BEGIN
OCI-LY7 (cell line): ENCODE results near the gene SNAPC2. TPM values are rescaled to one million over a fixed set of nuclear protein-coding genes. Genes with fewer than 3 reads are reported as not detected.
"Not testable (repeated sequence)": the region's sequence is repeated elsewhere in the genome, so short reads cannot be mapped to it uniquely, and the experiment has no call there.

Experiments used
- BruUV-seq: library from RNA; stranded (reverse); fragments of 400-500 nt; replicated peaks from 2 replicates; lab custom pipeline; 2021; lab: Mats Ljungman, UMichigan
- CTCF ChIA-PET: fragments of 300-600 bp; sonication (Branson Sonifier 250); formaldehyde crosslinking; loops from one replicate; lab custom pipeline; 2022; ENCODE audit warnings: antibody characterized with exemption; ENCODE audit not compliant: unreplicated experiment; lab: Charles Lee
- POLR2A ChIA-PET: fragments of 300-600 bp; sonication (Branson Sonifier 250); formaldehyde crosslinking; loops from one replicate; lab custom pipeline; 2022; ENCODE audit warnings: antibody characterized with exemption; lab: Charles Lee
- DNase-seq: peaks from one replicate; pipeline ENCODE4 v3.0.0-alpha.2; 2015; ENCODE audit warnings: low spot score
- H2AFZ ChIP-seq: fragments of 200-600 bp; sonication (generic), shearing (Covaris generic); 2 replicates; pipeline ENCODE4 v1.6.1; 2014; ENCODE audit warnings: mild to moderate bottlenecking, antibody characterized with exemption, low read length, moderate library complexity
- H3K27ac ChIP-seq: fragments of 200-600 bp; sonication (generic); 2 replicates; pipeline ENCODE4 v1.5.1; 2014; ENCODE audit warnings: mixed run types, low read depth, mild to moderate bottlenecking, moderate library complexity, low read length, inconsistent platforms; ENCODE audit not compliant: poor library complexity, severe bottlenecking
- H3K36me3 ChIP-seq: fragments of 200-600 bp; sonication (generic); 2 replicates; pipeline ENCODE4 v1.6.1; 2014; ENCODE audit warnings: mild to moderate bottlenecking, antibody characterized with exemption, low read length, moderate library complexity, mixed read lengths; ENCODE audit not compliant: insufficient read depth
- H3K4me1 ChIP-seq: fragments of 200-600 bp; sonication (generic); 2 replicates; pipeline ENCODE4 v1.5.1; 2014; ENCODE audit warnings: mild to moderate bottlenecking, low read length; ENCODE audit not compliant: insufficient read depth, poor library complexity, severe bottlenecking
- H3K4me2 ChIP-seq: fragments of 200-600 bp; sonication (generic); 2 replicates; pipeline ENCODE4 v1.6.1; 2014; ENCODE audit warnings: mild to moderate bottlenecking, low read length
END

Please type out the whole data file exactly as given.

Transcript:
OCI-LY7 (cell line): ENCODE results near the gene SNAPC2. TPM values are rescaled to one million over a fixed set of nuclear protein-coding genes. Genes with fewer than 3 reads are reported as not detected.
"Not testable (repeated sequence)": the region's sequence is repeated elsewhere in the genome, so short reads cannot be mapped to it uniquely, and the experiment has no call there.

Experiments used
- BruUV-seq: library from RNA; stranded (reverse); fragments of 400-500 nt; replicated peaks from 2 replicates; lab custom pipeline; 2021; lab: Mats Ljungman, UMichigan
- CTCF ChIA-PET: fragments of 300-600 bp; sonication (Branson Sonifier 250); formaldehyde crosslinking; loops from one replicate; lab custom pipeline; 2022; ENCODE audit warnings: antibody characterized with exemption; ENCODE audit not compliant: unreplicated experiment; lab: Charles Lee
- POLR2A ChIA-PET: fragments of 300-600 bp; sonication (Branson Sonifier 250); formaldehyde crosslinking; loops from one replicate; lab custom pipeline; 2022; ENCODE audit warnings: antibody characterized with exemption; lab: Charles Lee
- DNase-seq: peaks from one replicate; pipeline ENCODE4 v3.0.0-alpha.2; 2015; ENCODE audit warnings: low spot score
- H2AFZ ChIP-seq: fragments of 200-600 bp; sonication (generic), shearing (Covaris generic); 2 replicates; pipeline ENCODE4 v1.6.1; 2014; ENCODE audit warnings: mild to moderate bottlenecking, antibody characterized with exemption, low read length, moderate library complexity
- H3K27ac ChIP-seq: fragments of 200-600 bp; sonication (generic); 2 replicates; pipeline ENCODE4 v1.5.1; 2014; ENCODE audit warnings: mixed run types, low read depth, mild to moderate bottlenecking, moderate library complexity, low read length, inconsistent platforms; ENCODE audit not compliant: poor library complexity, severe bottlenecking
- H3K36me3 ChIP-seq: fragments of 200-600 bp; sonication (generic); 2 replicates; pipeline ENCODE4 v1.6.1; 2014; ENCODE audit warnings: mild to moderate bottlenecking, antibody characterized with exemption, low read length, moderate library complexity, mixed read lengths; ENCODE audit not compliant: insufficient read depth
- H3K4me1 ChIP-seq: fragments of 200-600 bp; sonication (generic); 2 replicates; pipeline ENCODE4 v1.5.1; 2014; ENCODE audit warnings: mild to moderate bottlenecking, low read length; ENCODE audit not compliant: insufficient read depth, poor library complexity, severe bottlenecking
- H3K4me2 ChIP-seq: fragments of 200-600 bp; sonication (generic); 2 replicates; pipeline ENCODE4 v1.6.1; 2014; ENCODE audit warnings: mild to moderate bottlenecking, low read length